If there's one band that put Colorado bluegrass on the map, it's Hot Rize.
Longtime members Pete Wernick, Nick Forster, Tim O'Brien and Charles Sawtelle met at the Denver Folklore Center in the late 1970s. They worked there in various capacities -- as music instructors, instrument repairmen or at the store. Wernick and Sawtelle had a band called the Rambling Drifters that played the Folklore Center's venue every Tuesday, and Forster and O'Brien often joined them as sidemen. The collaborations gradually got more formal; Wernick, O'Brien and Sawtelle contributed to each other's solo records, and the three decided to form a band called Hot Rize. They recruited Mike Scap, who lasted only a few months before quitting, and on May 1, 1978, Forster came on board as the band's bass player. O'Brien played mandolin and fiddle, Wernick played banjo, and Sawtelle played guitar.
There was already a thriving world of folk and bluegrass music in Colorado for Hot Rize to join in the '70s. The fledgling group found ways to perform, often in local bars or at weddings and square dances.
The band ascended quickly. Within six months of forming, Hot Rize found itself playing the popular radio show and at the prestigious Telluride Bluegrass Festival. It continued to play clubs and bars along the Front Range and in mountain towns in Colorado and Wyoming; there were also larger tours, with Hot Rize becoming the first Colorado bluegrass band to play the Grand Ole Opry.
Realizing that their core fans weren't big drinkers, in 1982 the quartet began renting the Niwot Grange Hall for regular sets throughout the winter. They charged $2 for admission that first year, and $3 in 1983, adding a dollar to the door price each year for the rest of the decade.
Part of the reason that Hot Rize found such success was that it was pushing the boundaries of conventional bluegrass. The bandmembers had wide-ranging musical backgrounds and interests, leading them to approach the music differently. Wernick uses a phase shifter on his banjo, Forster plays an electric bass, and O'Brien's mandolin work frequently resembles jazz or even rock and roll. And unlike many of their peers, they didn't limit their catalogue to covers of old standards; from the beginning, Wernick suggested that they write original material, despite their lack of experience with bluegrass. For the band's 1979 self-titled debut, O'Brien wrote "Nellie Kane," which remains one of the group's most popular songs. (Phish has covered it at more than sixty shows.)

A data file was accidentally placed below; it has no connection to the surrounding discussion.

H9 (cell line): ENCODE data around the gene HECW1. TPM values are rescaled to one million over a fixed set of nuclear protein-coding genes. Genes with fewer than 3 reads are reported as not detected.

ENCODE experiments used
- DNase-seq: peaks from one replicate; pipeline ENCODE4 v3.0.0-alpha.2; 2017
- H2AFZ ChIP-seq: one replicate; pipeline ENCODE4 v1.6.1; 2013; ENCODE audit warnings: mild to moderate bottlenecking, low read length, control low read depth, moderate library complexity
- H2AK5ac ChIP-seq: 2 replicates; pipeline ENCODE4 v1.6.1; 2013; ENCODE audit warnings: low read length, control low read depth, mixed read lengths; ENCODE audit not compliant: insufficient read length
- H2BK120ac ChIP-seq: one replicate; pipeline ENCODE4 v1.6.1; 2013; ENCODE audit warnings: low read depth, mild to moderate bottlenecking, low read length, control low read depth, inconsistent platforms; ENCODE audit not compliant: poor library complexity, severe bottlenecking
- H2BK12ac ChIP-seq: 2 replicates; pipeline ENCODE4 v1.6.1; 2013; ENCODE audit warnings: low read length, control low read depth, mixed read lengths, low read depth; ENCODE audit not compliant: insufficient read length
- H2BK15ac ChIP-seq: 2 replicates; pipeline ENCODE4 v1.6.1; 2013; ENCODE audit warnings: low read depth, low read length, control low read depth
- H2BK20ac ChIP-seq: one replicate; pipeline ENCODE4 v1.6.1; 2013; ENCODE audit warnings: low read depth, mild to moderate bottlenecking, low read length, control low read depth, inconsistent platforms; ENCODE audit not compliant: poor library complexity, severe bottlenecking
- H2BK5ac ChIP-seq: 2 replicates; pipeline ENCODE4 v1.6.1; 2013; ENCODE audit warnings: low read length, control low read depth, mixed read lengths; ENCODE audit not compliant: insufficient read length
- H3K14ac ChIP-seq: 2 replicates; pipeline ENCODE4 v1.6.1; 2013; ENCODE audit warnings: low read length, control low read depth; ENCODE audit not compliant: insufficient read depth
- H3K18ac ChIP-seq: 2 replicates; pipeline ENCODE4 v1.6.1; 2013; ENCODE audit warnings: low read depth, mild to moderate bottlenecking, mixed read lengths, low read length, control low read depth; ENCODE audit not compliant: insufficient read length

"That was Tim's first attempt to write songs in the bluegrass vernacular," says Forster, "so we knew it was going to work out."
Hot Rize continued to push boundaries, both in bluegrass and in what was possible for Colorado bands of any genre. The band's fifth and (at the time) final record was nominated for a Grammy, and its biggest single, "Colleen Malone," won the International Bluegrass Music Association's Song of the Year award in 1990.
The band split up that same year, after O'Brien was offered a major-label recording contract as a country artist. Throughout the '90s, Hot Rize continued to play one-off shows and even went on a small tour in 1996. But its members had other priorities, musical and otherwise, that prevented a full-time reunion. Forster established the radio program, which is taped in Boulder and features live performances from artists like Randy Newman, Ani DiFranco and Willie Nelson. O'Brien's solo career led him to new success on the charts and on the road, and Wernick established a reputation as one of the world's foremost banjo players and teachers. Any hope of a lengthy reunion with the original lineup ended in 1999, when Sawtelle died of leukemia.